Since we are getting close to the holidays (less than two weeks) most of you will probably be
staying home or visiting friends and family during the coming days. I doubt that many of you will
be traveling to and fishing the Smokies although I hope you do.  January and the first part of
February is probably the coldest time of the year and you will have to pick out the better days to
expect much success fishing the freestone streams. By the end of February, everyone will be
doing their best to force the bugs to hatch and the trout to respond even though they will probably
have to wait a few more days to see any surface action. That considered, I thought I would write
about some fishing trips we have made to various other destinations. Don't expect these articles
to be well written and edited. I am not trying to win any awards, just tell you about some things I
hope you will find interesting and some that I look back on with a gleam in my eye.

Bream and Shellcrackers, Panama City Beach & Sea Side Florida

I lived at Panama City Beach, Florida for several years up until I moved to
Gatlinburg, Tennessee almost four years ago. The first home I had there was a
block from Deer Point Lake, a very clear lake that has huge bass, bream and
shellcrackers. I keep a canoe to use in its jungle like backwaters where I fished
quite often. Catching those fish was not very easy unless they were spawning. It
had to be a very cloudy, low pressure day or near dark or daylight for the fish to
take topwater flies in its clear water. It was fun to paddle the canoe around and
catch the bream and bass on a fly rod late in the day. I also used the canoe on
occasions at the many lakes in the Sand Hills north of Panama City.

Later I moved to the beach where I lived for several years mostly at Edgewater
Beach Resort, a half block from the beach. Now you wouldn't think that would be a
very fishy place. However, there was a nine hole golf course and about that many
lakes. When a green is built on the beach, they usually make a lake to get the soil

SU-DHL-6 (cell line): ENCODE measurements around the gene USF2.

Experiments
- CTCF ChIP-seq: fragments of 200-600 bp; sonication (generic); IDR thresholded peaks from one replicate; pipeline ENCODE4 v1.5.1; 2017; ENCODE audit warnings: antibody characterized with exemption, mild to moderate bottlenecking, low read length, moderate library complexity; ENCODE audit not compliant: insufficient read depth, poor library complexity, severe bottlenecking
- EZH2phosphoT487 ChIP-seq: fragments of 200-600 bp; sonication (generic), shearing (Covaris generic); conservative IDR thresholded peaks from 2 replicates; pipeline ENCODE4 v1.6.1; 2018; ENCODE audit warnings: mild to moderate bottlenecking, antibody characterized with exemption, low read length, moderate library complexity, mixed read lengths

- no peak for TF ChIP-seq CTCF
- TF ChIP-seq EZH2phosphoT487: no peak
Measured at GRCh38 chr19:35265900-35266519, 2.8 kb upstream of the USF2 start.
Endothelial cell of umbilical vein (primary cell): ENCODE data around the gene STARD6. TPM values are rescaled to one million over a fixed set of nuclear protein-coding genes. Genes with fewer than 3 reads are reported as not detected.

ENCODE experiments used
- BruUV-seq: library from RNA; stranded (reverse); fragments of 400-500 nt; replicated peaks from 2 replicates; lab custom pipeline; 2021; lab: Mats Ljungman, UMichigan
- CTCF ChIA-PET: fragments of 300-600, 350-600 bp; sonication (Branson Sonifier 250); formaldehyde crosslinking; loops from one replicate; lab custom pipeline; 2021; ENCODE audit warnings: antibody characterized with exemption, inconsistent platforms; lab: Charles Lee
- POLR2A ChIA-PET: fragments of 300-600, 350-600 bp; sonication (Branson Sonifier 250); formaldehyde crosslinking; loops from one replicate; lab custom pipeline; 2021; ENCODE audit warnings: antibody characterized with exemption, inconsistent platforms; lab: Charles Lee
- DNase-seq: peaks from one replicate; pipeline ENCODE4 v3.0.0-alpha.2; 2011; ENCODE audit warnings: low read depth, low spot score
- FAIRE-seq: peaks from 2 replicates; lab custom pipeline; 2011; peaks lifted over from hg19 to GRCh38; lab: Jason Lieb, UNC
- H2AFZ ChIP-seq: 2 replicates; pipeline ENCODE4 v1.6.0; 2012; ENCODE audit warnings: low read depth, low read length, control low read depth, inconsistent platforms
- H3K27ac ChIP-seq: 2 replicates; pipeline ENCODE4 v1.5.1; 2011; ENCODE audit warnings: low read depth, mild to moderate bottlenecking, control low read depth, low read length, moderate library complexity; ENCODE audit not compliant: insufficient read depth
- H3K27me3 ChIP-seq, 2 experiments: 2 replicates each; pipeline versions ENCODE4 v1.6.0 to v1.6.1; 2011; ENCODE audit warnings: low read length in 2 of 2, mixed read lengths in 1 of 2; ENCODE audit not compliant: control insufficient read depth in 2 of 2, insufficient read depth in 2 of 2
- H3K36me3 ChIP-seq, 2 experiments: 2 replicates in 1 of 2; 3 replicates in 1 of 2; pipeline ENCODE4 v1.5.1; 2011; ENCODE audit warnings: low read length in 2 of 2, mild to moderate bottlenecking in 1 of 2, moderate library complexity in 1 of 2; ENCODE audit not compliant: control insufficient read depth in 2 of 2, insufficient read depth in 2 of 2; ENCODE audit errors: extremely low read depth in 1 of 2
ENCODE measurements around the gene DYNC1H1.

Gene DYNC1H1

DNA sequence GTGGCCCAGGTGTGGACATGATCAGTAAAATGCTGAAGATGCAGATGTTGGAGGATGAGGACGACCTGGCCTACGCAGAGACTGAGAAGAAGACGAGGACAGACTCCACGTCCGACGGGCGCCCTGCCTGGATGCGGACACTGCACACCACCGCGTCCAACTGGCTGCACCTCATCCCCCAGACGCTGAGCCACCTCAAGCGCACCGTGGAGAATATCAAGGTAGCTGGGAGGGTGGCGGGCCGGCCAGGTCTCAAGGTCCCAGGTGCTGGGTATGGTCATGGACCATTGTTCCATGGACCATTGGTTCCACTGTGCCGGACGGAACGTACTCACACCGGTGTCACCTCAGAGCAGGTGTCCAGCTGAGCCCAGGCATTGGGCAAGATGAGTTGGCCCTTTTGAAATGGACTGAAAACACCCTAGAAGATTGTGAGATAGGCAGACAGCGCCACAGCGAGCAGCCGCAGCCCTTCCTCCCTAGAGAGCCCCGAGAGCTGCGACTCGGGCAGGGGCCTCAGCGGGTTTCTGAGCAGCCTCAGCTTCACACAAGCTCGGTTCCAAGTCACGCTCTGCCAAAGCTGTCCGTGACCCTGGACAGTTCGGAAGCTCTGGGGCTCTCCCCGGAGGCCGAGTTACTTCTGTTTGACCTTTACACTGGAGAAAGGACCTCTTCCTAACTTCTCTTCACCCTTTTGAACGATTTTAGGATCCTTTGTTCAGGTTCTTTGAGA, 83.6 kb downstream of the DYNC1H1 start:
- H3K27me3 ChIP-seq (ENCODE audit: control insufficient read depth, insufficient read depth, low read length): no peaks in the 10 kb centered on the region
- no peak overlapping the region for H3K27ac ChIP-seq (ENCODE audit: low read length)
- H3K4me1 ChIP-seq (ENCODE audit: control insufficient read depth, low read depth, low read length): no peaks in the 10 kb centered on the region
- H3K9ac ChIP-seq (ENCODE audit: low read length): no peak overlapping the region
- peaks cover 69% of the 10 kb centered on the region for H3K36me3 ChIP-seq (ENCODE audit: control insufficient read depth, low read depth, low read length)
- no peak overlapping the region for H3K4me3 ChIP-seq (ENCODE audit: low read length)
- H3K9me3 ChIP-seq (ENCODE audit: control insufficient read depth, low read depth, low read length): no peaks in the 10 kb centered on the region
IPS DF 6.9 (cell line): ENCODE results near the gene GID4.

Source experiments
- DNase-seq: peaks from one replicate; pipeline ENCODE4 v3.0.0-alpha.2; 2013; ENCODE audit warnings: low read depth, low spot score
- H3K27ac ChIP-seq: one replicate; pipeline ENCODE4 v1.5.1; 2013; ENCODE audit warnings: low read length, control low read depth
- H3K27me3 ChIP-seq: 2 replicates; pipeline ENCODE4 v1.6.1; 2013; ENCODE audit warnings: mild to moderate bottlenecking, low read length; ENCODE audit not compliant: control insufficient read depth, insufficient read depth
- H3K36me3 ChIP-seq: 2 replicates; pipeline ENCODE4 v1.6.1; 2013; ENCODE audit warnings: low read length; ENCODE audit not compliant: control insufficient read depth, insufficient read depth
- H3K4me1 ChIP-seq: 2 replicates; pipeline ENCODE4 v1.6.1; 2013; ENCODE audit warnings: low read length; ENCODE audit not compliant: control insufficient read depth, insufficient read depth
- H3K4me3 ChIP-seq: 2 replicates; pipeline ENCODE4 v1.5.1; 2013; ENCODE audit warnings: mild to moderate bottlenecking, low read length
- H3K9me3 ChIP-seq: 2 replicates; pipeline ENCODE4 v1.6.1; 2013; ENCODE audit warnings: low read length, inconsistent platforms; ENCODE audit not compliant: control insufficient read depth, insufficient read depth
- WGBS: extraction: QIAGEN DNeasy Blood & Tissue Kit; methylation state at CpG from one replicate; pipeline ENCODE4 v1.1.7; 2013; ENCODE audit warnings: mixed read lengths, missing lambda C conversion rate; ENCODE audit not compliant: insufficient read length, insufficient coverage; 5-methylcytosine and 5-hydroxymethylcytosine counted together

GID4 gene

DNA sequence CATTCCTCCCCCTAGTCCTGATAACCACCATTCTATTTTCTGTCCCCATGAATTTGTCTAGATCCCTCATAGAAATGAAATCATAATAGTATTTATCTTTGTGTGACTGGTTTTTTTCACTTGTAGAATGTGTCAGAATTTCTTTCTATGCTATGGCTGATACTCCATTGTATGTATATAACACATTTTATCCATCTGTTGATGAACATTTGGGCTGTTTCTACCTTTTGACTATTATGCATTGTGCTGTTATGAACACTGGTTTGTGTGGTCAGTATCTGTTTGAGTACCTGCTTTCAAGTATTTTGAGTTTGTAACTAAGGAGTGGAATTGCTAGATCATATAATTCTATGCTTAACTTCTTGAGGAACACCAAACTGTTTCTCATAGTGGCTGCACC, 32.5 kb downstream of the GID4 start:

for the green. One lake was twenty feet out my patio door. I could walk around the
course and catch bass, bream and shellcrackers on my fly rod anytime I wanted to
do so. It was popping bug heaven. On just about any day, fishing at daylight and
near dark you could catch dozens of bream and bass. I don't consider myself an
expert bream fisherman by any means, but I have done quite a bit of it because it
was so convenient for me to do so.

I did a series of TV shows there in the early nineties for some local stations. One
show was done with some guys that are experts at catching bream on a fly rod.
Those guys fish for bream about one out of every four days of their life. One guy
owned an automobile dealership in south Alabama; another was a manufacturers
rep that lived on the beach; and another the head of a board of education in a
South Alabama County. These guys used $700 Orvis rods for bream fishing. They
had thousands of flies and popping bugs. Over the years they had come to the
conclusion that certain flies, wet and top water, worked far better than others. I
gained a lot of knowledge from those guys.

One bream trip I taped for one of the TV shows was unbelievable, especially when
you consider where it was shot. We caught over fifty, huge bluegill all within a
couple of hundred yards from the beach at Sea Side between Destin and Panama
City Beach Florida. You could watch the waves crashing on the beach while you
fought big, beautiful bluegills.

Now I will get back to my experiences at Deer Point Lake and for the several years I
lived on the beach. The reason I jumped to the TV show at Sea Side was to point
out that what I learned on that trip and a few others with one of the guys, enabled
me to catch several times the number of bream I had been catching. The biggest
lesson I learned was how to slow down the presentation (to the point you could go
to sleep); to use a very light tippet; and of course, which flies were best for the
conditions. That is what inspired me to create the
"Perfect Fly" bream and panfish
flies -The Baby Popping Frog, Baby Diving Frog and Baby Slider Frog and my
three Nymph Bream flies.

Now many of you will be quick to correctly point out that there have been similar
files to all of those for years. Once I learned I could swap to use one of these three
frog flies (to fish different depths) and catch bream any time the water was not real
cold, I improved my catch considerably over what I had been doing.  I had been
using the standard balsa wood popping bugs that have been on the market for
years. Of course they work great at times. The problem is that they don't work all
the time. The times they didn't work, I use to think that you just couldn't catch bream
on flies. The deer hair slider and diving flies work at times the popper won't work.
When those didn't work, I used the flies I call "nymphs". My
Green and Yellow
Bream Nymph that resembles a dragonfly nymph, the Greentail Panfish Nymph and
the Whitetail Panfish Nymph that imitate damselfly nymphs fairly well.

Neither of those are completely new to the market. There have been flies similar to
those for years. I just think my patterns improve them. They are woven and not
exactly easy or cheap to have tied. I learned that just about any day, at least in the
Florida Panhandle, I could catch bream and shellcrackers using the flies that
inspired the design of those. I didn't use the ones I now sell back then. I didn't have
them. What I used was not as well made or as effective as the ones I have
designed. That remains to be proven but I will be very surprised if they are not
better than the ones I used - thanks to the guys who really knew what they were
doing. .


Copyright 2008 James Marsh